W3C home > Mailing lists > Public > ietf-http-wg@w3.org > April to June 2013

Re: Design Issue: Max Concurrent Streams Limit and Unidirectional Streams

From: 陈智昌 <willchan@chromium.org>
Date: Fri, 3 May 2013 22:59:38 -0300
Message-ID: <CAA4WUYi3tNyF0aND-o_hwPv-kwVTaUyfLOf-_1JEOq7F_3e4Tg@mail.gmail.com>
To: Roberto Peon <grmocg@gmail.com>
Cc: James M Snell <jasnell@gmail.com>, Martin Thomson <martin.thomson@gmail.com>, HTTP Working Group <ietf-http-wg@w3.org>
I think there's some missing context not being stated in the emails which
is leading to confusion. Can we revisit why decoupling the stream
directions will lead to a longer header lifetime? I would think that when
the streaming layer encounters headers for a stream, it would hand it up to
the HTTP semantic layer. As long as the HTTP semantic layer understands the
request-response coupling, it knows to keep the request headers around
until the response arrives, right?


On Fri, May 3, 2013 at 10:49 PM, Roberto Peon <grmocg@gmail.com> wrote:

> Hey, you're the one worried about the size of the compressor state (which
> would be ~4 or 8k)! :)
> Headers are sometimes larger individually, and the upper limit to the size
> of this state is the sum of 10s to 100s of these.
>
> I think that, pragmatically, since there is a framing-layer solution which
> ensures that one must not store headers for longer that necessary, and
> which is semantic-layer agnostic, it is a decent bet.
> Any approach other than declaring it as unidirectional (or equivalent)
> either requires the caching of much state, or a NACK from the remote side.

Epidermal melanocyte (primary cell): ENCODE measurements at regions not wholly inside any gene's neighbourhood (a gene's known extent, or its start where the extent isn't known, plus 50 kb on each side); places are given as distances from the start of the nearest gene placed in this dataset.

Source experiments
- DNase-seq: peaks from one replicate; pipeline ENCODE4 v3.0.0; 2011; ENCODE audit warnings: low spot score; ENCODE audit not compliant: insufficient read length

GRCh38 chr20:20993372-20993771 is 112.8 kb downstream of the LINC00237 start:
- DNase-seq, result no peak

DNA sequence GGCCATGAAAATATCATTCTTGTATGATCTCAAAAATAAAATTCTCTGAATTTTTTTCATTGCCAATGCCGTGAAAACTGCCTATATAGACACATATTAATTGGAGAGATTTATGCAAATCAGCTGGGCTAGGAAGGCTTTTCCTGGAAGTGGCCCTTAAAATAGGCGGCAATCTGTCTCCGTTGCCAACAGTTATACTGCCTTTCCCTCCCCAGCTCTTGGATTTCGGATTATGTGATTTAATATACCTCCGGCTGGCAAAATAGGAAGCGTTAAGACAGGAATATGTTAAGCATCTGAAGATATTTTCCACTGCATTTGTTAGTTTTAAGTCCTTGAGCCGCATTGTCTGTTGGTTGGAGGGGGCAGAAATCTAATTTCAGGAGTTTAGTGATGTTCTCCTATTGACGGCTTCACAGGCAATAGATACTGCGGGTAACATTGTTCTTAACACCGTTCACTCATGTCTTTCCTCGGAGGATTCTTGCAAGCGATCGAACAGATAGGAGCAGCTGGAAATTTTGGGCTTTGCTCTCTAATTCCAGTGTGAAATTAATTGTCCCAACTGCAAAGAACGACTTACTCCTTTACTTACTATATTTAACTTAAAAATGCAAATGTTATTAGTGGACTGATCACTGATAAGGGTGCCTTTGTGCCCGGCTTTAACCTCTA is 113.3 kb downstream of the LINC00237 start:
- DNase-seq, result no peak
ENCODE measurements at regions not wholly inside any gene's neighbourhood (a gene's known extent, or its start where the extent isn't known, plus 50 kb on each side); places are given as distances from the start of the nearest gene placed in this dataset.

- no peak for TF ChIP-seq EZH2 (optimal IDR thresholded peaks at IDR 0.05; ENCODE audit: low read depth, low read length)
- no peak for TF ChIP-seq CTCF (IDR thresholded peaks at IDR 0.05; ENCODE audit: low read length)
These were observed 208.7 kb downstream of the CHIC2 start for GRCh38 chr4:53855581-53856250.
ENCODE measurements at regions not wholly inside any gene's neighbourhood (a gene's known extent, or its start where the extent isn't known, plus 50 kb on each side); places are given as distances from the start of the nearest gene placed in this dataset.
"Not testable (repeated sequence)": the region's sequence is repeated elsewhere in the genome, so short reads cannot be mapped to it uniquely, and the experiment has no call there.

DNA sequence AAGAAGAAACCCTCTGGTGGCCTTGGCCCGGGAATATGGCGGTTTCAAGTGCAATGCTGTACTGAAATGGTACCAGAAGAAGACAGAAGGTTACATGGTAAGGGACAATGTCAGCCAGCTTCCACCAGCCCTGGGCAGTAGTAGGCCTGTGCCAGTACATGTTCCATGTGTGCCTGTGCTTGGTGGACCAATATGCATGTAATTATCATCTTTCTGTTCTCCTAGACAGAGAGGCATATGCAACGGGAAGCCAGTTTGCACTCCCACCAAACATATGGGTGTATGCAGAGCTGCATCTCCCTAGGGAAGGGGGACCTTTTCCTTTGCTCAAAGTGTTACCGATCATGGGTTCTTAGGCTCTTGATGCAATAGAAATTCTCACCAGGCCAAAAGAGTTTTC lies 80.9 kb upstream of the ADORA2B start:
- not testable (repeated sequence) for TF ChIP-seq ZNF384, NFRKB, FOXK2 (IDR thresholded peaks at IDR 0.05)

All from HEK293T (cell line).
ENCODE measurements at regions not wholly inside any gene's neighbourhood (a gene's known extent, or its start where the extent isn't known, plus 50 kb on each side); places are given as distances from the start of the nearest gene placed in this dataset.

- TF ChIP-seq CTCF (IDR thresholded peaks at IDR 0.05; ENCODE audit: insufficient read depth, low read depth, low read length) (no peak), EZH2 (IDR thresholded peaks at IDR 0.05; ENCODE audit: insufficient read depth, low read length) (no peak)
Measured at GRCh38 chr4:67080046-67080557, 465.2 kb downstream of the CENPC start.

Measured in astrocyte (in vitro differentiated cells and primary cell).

>
> That isn't to say that Martin's approach doesn't have appeal. I want to
> like it, but unless we are to have unlimited streams in some limbo state,
> it would require a NACK, else I won't be able to correlate sets of headers
> on a stream and the NACK both requires more machinery at both ends, and
> consumes more bytes on the wire.
> -=R
>
>
>
> On Fri, May 3, 2013 at 6:19 PM, James M Snell <jasnell@gmail.com> wrote:
>
>> Ok.. going back over the thread in detail and over the spec again, one
>> approach to addressing the overall concern here (and hopefully bring a
>> bit more rigor to the overall design) is to redefine the stream states
>> slightly along the same lines already suggested by Martin. Each
>> endpoint would maintain its own view of the current activity state of
>> every stream in a session, however, the state would only reflect the
>> actions taken by the peer endpoint. There are five possible activity
>> states:
>>
>> Unused
>>   The peer endpoint has not reserved or used the stream in any way.
>>
>> Open
>>   The endpoint has received frames on the stream from the peer, none
>> of which are type RST_STREAM or have the FINAL flag set.
>>
>> Closed
>>   The endpoint has received an RST_STREAM frame, or any frame with the
>> FINAL flag set from the peer
>>
>> Reserved-Open
>>   The peer has reserved the stream identifier for future use but
>> frames have not yet been received on that stream. The receiving
>> endpoint is expected to send its own frames on the same stream.
>>
>> Reserved-Closed